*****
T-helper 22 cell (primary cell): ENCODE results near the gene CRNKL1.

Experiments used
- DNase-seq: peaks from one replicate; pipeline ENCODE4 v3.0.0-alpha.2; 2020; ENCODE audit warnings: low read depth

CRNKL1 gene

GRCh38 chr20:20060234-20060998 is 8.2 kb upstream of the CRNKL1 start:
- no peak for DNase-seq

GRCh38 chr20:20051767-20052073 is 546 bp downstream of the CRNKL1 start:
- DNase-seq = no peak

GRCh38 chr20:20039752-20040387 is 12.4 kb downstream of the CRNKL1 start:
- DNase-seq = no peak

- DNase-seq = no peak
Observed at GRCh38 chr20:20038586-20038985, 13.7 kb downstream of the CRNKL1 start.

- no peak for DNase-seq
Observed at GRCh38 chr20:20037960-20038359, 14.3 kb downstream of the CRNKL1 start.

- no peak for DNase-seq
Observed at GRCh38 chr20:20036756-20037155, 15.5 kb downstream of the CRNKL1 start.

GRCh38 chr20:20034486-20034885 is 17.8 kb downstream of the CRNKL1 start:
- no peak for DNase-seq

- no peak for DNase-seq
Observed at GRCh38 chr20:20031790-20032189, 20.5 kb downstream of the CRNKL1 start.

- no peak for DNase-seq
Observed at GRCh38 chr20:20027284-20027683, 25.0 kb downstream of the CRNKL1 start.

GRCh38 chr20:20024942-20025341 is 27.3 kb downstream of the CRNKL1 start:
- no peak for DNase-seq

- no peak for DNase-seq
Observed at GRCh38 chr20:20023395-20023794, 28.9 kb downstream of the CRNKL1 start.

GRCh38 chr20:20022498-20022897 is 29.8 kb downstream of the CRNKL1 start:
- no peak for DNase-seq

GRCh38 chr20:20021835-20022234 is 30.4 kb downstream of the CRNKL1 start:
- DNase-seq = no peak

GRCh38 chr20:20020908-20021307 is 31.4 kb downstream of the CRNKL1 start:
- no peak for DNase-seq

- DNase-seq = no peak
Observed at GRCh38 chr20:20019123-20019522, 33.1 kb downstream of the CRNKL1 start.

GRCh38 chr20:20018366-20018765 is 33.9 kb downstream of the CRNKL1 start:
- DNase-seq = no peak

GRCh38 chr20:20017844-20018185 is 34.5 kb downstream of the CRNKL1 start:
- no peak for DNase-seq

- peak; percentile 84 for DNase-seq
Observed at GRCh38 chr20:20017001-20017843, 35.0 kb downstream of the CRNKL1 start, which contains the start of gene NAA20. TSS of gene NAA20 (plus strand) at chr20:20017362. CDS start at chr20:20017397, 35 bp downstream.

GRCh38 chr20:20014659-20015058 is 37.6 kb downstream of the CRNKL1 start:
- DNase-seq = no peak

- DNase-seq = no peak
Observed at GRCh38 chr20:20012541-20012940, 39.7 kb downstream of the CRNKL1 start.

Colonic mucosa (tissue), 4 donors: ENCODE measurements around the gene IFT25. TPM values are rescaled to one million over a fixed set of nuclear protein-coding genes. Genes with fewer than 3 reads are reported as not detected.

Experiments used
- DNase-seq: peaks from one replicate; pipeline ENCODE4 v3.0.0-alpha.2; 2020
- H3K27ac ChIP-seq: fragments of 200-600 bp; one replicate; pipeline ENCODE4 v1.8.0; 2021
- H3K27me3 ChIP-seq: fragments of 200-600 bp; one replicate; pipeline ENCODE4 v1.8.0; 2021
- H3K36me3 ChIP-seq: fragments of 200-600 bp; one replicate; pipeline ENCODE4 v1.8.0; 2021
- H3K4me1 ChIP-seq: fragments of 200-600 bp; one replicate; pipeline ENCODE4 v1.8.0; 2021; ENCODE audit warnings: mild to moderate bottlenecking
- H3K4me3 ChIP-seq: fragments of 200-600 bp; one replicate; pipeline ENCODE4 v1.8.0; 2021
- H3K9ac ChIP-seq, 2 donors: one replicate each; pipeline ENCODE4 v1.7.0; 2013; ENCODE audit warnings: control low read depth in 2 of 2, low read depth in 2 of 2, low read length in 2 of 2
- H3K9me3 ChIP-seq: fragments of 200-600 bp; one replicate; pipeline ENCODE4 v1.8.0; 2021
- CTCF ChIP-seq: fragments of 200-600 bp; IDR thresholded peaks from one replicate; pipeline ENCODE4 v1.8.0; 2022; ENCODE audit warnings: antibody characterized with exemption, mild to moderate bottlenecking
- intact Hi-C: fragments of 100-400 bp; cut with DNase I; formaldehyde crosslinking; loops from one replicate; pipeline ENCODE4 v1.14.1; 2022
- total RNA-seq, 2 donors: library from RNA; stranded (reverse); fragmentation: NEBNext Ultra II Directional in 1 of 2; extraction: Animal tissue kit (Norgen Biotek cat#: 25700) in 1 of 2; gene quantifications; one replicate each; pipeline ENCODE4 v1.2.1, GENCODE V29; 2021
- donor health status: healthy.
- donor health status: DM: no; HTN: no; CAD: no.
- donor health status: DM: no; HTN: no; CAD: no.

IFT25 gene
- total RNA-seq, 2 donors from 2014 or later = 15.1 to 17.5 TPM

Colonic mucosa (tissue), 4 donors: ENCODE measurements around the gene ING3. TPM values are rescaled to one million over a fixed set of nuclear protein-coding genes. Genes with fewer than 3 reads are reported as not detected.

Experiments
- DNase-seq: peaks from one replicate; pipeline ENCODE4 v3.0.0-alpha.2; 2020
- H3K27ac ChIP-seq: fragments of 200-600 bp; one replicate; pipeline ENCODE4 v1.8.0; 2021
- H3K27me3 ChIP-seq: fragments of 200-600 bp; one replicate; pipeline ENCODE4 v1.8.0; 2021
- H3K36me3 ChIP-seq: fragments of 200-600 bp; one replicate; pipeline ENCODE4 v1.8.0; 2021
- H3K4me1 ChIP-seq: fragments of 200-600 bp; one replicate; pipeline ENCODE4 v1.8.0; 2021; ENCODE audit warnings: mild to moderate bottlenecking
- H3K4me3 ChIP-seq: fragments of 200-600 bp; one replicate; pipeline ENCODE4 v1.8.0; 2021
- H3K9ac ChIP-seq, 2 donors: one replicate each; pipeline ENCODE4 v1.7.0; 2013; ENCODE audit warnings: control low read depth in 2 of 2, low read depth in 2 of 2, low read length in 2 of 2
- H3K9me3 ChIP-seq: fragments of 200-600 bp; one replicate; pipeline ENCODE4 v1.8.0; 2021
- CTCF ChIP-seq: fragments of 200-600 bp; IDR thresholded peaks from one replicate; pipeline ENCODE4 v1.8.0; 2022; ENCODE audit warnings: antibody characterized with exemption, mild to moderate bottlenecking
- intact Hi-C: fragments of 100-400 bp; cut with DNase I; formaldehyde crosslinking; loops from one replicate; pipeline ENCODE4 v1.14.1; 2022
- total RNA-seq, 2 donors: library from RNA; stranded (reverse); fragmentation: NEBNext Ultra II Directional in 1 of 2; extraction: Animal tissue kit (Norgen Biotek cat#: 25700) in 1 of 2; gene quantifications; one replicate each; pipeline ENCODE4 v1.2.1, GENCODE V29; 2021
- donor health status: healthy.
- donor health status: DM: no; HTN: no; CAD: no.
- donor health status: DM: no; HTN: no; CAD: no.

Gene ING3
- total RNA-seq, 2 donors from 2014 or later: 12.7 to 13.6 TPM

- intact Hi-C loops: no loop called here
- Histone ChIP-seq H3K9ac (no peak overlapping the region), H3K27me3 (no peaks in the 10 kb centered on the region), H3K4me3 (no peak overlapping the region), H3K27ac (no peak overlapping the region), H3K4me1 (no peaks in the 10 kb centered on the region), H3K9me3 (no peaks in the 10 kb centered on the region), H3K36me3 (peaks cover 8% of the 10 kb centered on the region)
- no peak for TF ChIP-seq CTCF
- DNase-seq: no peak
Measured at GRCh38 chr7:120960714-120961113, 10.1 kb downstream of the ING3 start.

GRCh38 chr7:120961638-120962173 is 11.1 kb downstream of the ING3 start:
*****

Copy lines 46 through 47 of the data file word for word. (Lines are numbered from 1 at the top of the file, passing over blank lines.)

Experiments used
- DNase-seq: peaks from one replicate; pipeline ENCODE4 v3.0.0-alpha.2; 2020